Secret Justice Department Memo Justifies Assassination of Anwar al-Awlaki
A secret memo, written by Justice Department lawyers David Barron and Martin Lederman, provides a legal rationale for the assassination of Al-Qaeda propagandist Anwar al-Awlaki, according to the New York Times.
Al-Awlaki was killed in Yemen last month in an attack carried out by an unmanned CIA drone. His death was controversial, since unlike other suspected terrorists killed in Afghanistan, Pakistan, and Yemen, al-Awlaki was an American citizen born in New Mexico. Republican presidential candidate Ron Paul seemed particularly upset that the government was, in his words, “assassinating American citizens without charges.”
In fact, there are many laws and regulations that suggest al-Awlaki’s assassination would be illegal if he were not considered an Al-Qaeda operative fighting a war against the United States. These include Executive Order 12333 (which bans assassinations), 18 U.S.C. 1119 (which prohibits Americans from killing other Americans abroad), international rules of war, and the Fourth and Fifth Amendments to the Constitution. According to the Times, the memo considers all of these legal constraints, and finds that the assassination of al-Awlaki does not violate any of them.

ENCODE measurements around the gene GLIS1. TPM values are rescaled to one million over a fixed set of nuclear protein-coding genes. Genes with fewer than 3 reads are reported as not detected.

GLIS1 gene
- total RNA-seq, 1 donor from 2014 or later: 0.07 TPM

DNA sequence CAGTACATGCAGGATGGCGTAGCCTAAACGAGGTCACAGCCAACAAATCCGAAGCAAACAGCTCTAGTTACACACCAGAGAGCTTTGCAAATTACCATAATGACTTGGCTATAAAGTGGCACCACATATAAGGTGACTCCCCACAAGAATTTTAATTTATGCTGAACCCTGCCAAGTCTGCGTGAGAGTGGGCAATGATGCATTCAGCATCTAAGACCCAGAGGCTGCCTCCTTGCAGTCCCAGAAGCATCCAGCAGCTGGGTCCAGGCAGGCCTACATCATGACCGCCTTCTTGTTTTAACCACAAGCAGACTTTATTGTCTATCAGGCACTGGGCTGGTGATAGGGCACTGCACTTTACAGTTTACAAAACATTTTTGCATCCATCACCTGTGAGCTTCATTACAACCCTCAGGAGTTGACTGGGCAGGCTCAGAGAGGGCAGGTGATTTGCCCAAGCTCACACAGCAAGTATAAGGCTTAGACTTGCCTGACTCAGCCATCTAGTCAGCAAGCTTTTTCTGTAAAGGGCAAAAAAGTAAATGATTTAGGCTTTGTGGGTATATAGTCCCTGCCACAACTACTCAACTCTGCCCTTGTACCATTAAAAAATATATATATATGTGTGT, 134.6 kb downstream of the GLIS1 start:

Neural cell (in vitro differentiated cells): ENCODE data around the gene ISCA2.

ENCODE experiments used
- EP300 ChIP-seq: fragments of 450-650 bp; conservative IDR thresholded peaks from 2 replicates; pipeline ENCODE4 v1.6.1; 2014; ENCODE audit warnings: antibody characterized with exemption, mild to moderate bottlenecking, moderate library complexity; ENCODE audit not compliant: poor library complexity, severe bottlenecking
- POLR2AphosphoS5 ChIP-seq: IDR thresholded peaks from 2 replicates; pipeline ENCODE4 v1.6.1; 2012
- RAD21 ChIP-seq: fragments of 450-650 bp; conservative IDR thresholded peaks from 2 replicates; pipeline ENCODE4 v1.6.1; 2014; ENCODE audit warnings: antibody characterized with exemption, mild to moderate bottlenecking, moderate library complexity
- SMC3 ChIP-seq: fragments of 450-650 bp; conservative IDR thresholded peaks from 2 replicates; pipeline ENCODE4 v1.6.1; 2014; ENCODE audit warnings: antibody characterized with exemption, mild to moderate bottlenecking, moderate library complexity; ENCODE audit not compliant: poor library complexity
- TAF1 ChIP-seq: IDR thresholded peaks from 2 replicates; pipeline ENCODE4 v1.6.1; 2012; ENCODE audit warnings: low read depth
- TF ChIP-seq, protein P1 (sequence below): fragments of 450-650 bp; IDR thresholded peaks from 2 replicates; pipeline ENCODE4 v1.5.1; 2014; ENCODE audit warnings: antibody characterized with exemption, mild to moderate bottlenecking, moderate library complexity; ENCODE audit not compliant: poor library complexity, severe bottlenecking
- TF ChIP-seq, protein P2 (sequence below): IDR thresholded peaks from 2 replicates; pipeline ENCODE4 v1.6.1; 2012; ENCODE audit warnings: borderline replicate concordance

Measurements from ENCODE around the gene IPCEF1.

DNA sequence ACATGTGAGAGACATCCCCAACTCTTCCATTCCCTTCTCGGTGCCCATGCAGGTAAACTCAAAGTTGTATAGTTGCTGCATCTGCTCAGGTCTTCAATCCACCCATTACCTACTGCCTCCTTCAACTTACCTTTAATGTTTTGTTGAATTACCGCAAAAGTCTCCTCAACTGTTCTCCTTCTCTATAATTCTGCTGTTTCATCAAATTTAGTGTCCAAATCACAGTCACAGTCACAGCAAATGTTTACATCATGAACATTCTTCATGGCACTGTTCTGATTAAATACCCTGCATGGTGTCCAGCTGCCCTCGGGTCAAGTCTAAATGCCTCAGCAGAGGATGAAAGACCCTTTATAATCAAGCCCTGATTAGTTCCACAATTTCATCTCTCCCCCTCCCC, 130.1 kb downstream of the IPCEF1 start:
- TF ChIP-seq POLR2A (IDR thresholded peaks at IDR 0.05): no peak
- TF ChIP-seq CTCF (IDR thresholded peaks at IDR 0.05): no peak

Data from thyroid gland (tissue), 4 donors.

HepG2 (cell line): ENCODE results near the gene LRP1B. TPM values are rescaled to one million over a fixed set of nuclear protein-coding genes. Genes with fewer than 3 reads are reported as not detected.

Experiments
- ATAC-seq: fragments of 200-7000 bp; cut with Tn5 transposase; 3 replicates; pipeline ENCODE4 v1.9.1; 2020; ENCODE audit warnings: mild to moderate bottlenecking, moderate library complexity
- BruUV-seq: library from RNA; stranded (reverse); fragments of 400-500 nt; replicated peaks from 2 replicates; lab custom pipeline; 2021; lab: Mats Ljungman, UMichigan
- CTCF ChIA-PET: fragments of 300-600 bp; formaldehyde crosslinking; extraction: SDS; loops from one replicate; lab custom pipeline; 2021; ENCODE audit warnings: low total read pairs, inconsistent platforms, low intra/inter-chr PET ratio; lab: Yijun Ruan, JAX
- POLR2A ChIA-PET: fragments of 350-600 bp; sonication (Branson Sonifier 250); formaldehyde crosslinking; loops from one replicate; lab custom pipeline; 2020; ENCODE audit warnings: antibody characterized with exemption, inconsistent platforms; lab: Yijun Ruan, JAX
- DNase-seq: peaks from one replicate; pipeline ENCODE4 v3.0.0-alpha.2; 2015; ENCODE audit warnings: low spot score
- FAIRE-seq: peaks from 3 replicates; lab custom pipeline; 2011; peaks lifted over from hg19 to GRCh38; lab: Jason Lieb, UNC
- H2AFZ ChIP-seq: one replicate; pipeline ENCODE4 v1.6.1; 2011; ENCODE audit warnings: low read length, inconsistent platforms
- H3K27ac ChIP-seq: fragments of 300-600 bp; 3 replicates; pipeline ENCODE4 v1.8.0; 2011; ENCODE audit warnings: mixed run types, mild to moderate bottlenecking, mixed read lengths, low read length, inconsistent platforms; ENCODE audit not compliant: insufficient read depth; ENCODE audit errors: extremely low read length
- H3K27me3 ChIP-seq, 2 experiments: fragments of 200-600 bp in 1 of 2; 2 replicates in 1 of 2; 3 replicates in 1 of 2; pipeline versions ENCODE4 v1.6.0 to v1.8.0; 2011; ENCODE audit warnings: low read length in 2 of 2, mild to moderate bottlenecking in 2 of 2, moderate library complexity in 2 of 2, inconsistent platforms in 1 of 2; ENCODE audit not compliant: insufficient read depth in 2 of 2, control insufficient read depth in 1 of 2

That [executive] order, the lawyers found, blocked unlawful killings of political leaders outside of war, but not the killing of a lawful target in an armed conflict.
A federal statute that prohibits Americans from murdering other Americans abroad, the lawyers wrote, did not apply either, because it is not “murder” to kill a wartime enemy in compliance with the laws of war.
But that raised another pressing question: would it comply with the laws of war if the drone operator who fired the missile was a Central Intelligence Agency official, who, unlike a soldier, wore no uniform? The memorandum concluded that such a case would not be a war crime, although the operator might be in theoretical jeopardy of being prosecuted in a Yemeni court for violating Yemen’s domestic laws against murder, a highly unlikely possibility.
Then there was the Bill of Rights: the Fourth Amendment’s guarantee that a “person” cannot be seized by the government unreasonably, and the Fifth Amendment’s guarantee that the government may not deprive a person of life “without due process of law.”
The memo concluded that what was reasonable, and the process that was due, was different for Mr. Awlaki than for an ordinary criminal.